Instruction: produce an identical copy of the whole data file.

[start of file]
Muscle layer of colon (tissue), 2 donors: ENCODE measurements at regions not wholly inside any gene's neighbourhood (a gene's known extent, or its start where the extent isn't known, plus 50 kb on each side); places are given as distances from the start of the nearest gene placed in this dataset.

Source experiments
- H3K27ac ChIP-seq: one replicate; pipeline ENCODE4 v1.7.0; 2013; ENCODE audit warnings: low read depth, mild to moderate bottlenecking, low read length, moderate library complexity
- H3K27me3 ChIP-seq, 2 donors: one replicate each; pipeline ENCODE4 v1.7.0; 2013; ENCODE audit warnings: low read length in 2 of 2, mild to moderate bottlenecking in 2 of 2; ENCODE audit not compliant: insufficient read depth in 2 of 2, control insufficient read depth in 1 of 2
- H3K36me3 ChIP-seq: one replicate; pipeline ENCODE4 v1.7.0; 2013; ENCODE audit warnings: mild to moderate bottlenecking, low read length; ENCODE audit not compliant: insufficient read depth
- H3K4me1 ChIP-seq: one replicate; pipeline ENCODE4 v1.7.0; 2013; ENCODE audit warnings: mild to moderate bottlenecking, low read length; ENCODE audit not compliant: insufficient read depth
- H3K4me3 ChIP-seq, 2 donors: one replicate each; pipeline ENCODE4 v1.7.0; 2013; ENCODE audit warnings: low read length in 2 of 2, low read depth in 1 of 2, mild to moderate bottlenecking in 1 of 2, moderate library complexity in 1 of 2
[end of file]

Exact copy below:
Muscle layer of colon (tissue), 2 donors: ENCODE measurements at regions not wholly inside any gene's neighbourhood (a gene's known extent, or its start where the extent isn't known, plus 50 kb on each side); places are given as distances from the start of the nearest gene placed in this dataset.

Source experiments
- H3K27ac ChIP-seq: one replicate; pipeline ENCODE4 v1.7.0; 2013; ENCODE audit warnings: low read depth, mild to moderate bottlenecking, low read length, moderate library complexity
- H3K27me3 ChIP-seq, 2 donors: one replicate each; pipeline ENCODE4 v1.7.0; 2013; ENCODE audit warnings: low read length in 2 of 2, mild to moderate bottlenecking in 2 of 2; ENCODE audit not compliant: insufficient read depth in 2 of 2, control insufficient read depth in 1 of 2
- H3K36me3 ChIP-seq: one replicate; pipeline ENCODE4 v1.7.0; 2013; ENCODE audit warnings: mild to moderate bottlenecking, low read length; ENCODE audit not compliant: insufficient read depth
- H3K4me1 ChIP-seq: one replicate; pipeline ENCODE4 v1.7.0; 2013; ENCODE audit warnings: mild to moderate bottlenecking, low read length; ENCODE audit not compliant: insufficient read depth
- H3K4me3 ChIP-seq, 2 donors: one replicate each; pipeline ENCODE4 v1.7.0; 2013; ENCODE audit warnings: low read length in 2 of 2, low read depth in 1 of 2, mild to moderate bottlenecking in 1 of 2, moderate library complexity in 1 of 2